Currently, many states have laws in place that require that trucks maintain a distance of at least 200 feet between them. Those laws would have to be repealed in order for the testing to begin, but that will affect truckers who aren’t platooning but transporting the traditional way. New bills are springing up, like HB1754, which would allow platooning vehicles to maintain a shorter distance of between 75 and 125 feet.

Supporters believe that the new truck-platooning technology is nothing short of adaptive cruise controls for trucks. The testing phase is not going to take the drivers from behind the wheel just yet. Any trucking company that would like to test the technology will have to register with the highway commission to gain approval and avoid a truck accident lawsuit and free for all.

The federal government is willing to help fund the technology to perfect it. Putting funds into testing and working through the kinks, Pennsylvania State University at State College has already received $3 million in federal funds to work out the bugs and make it a safe technology for roadways.

What concerns many governors is that the technology isn’t reliable enough to replace a human, who can make last-minute decisions and use reasoning before a major accident happens. The potential fallout of a platooning accident is astronomical and can cost not just money, but people’s lives.

Self-driving technology is something that intimidates the average driver; what about less having the prospect of being next to a self-driven platoon of trucks? Although it could be a much less expensive way to transport materials across state lines and a much more environmental practice, it could lead to exorbitant unemployment rates and safety concerns around the nation.


How A Change In New Mexico’s Malpractice Rights Might Have Been Determined By Texas Fears

Posted in Medical Malpractice at 10:20 am by kevin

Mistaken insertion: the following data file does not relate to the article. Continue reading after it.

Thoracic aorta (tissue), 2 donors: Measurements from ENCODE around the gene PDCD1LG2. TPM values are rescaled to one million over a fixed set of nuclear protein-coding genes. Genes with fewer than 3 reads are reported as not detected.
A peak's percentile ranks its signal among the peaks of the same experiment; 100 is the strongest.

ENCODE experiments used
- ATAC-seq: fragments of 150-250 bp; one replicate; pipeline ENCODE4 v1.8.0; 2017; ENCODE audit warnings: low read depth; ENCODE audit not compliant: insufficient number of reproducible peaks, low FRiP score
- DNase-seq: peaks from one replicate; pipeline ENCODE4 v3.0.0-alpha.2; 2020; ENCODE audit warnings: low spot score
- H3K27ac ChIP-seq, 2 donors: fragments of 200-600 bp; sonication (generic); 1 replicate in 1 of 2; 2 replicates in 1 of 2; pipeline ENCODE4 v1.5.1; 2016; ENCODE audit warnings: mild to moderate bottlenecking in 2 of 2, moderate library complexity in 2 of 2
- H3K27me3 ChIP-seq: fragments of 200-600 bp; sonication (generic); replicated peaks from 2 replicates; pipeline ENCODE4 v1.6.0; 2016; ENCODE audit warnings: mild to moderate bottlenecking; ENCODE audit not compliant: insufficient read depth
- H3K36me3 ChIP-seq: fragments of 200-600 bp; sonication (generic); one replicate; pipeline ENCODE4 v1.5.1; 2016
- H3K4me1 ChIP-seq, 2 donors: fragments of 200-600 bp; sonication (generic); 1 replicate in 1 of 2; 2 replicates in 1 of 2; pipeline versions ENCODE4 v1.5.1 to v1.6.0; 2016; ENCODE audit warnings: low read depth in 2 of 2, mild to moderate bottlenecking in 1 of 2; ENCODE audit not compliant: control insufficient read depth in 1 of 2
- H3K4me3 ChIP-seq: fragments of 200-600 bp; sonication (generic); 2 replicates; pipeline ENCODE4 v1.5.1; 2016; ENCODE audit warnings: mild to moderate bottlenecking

A surgeon from Texas Tech University has been given a pass on a medical malpractice suit filed against him. The gastric bypass surgery performed on a New Mexico woman that ended in misery for the patient and a malpractice suit against the surgeon has been overturned – due to something other than the facts of the case itself. It has been reversed by the Court of Appeals because there is a fear that the underserved area of New Mexico might become even more so if Texas physicians are fearful of being sued.

The appeals court ruled that Montano’s suit will be dismissed without prejudice. The case is causing a stir in both Texas and New Mexico’s medical circles. Doctors from both states came in droves to express their concerns that if the case stands, it could lower the access of care to many New Mexico citizens who are already in need of help that isn’t readily available. Hospitals and doctors’ groups around the nation filed a brief to petition the court to overturn the judgment.

Kimberly Montano, the woman who initiated the lawsuit, insists that if she isn’t allowed to file a malpractice suit, she will not have any recourse to recover for her damages and pain and suffering related to her injuries. The main issue surrounding this case is that Montano had her gastric bypass surgery at a facility in Texas, but was a resident of New Mexico. She wanted to sue in New Mexico, however, because the malpractice laws in Texas are very different. In Texas, you aren’t able to sue any state employee, and the surgeon who performed the gastric bypass was a state employee.